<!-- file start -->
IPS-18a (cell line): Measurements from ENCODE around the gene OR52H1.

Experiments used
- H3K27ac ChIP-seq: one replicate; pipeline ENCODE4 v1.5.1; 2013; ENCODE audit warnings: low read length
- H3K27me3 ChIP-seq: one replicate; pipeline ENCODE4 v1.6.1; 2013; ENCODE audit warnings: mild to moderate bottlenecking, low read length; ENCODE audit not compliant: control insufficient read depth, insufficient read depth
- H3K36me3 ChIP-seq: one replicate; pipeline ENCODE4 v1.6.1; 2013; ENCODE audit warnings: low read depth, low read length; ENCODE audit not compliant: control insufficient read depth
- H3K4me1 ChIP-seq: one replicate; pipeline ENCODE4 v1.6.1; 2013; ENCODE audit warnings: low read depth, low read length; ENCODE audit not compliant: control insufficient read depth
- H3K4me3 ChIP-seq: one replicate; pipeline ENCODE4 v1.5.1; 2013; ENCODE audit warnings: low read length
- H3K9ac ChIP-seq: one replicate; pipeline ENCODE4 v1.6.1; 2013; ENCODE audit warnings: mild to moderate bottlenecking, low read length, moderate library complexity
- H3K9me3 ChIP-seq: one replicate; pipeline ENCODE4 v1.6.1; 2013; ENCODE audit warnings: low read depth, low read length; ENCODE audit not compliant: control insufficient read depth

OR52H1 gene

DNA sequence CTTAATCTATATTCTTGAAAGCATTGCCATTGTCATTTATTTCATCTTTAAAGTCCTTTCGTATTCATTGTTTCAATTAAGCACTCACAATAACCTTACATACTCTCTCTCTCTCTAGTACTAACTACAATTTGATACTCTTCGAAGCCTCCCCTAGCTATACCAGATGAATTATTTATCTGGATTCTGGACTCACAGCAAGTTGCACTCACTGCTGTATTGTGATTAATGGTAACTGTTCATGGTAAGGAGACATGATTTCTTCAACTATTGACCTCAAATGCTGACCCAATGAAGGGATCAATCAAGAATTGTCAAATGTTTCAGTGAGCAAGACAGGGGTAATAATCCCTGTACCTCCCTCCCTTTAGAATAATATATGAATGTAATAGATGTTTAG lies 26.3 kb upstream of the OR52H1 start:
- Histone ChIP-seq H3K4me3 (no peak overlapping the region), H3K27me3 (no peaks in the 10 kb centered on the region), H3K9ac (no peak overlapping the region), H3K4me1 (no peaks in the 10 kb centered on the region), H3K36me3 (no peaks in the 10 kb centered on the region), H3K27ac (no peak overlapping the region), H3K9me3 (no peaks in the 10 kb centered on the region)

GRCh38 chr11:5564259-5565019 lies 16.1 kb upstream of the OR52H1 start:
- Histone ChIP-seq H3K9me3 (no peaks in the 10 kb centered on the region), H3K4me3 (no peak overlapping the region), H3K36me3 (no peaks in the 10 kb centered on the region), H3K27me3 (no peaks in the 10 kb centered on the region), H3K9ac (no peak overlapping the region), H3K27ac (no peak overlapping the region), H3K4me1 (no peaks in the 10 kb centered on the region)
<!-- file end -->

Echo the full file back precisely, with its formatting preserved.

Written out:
IPS-18a (cell line): Measurements from ENCODE around the gene OR52H1.

Experiments used
- H3K27ac ChIP-seq: one replicate; pipeline ENCODE4 v1.5.1; 2013; ENCODE audit warnings: low read length
- H3K27me3 ChIP-seq: one replicate; pipeline ENCODE4 v1.6.1; 2013; ENCODE audit warnings: mild to moderate bottlenecking, low read length; ENCODE audit not compliant: control insufficient read depth, insufficient read depth
- H3K36me3 ChIP-seq: one replicate; pipeline ENCODE4 v1.6.1; 2013; ENCODE audit warnings: low read depth, low read length; ENCODE audit not compliant: control insufficient read depth
- H3K4me1 ChIP-seq: one replicate; pipeline ENCODE4 v1.6.1; 2013; ENCODE audit warnings: low read depth, low read length; ENCODE audit not compliant: control insufficient read depth
- H3K4me3 ChIP-seq: one replicate; pipeline ENCODE4 v1.5.1; 2013; ENCODE audit warnings: low read length
- H3K9ac ChIP-seq: one replicate; pipeline ENCODE4 v1.6.1; 2013; ENCODE audit warnings: mild to moderate bottlenecking, low read length, moderate library complexity
- H3K9me3 ChIP-seq: one replicate; pipeline ENCODE4 v1.6.1; 2013; ENCODE audit warnings: low read depth, low read length; ENCODE audit not compliant: control insufficient read depth

OR52H1 gene

DNA sequence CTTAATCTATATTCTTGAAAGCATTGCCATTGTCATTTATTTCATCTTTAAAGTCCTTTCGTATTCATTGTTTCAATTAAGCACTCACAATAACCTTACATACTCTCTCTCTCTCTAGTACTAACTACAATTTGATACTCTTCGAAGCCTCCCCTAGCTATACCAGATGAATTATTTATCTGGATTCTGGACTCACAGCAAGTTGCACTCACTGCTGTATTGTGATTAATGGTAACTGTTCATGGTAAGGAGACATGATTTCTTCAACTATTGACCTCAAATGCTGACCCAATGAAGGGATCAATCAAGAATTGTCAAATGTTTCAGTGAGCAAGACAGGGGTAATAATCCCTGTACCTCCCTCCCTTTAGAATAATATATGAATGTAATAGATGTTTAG lies 26.3 kb upstream of the OR52H1 start:
- Histone ChIP-seq H3K4me3 (no peak overlapping the region), H3K27me3 (no peaks in the 10 kb centered on the region), H3K9ac (no peak overlapping the region), H3K4me1 (no peaks in the 10 kb centered on the region), H3K36me3 (no peaks in the 10 kb centered on the region), H3K27ac (no peak overlapping the region), H3K9me3 (no peaks in the 10 kb centered on the region)

GRCh38 chr11:5564259-5565019 lies 16.1 kb upstream of the OR52H1 start:
- Histone ChIP-seq H3K9me3 (no peaks in the 10 kb centered on the region), H3K4me3 (no peak overlapping the region), H3K36me3 (no peaks in the 10 kb centered on the region), H3K27me3 (no peaks in the 10 kb centered on the region), H3K9ac (no peak overlapping the region), H3K27ac (no peak overlapping the region), H3K4me1 (no peaks in the 10 kb centered on the region)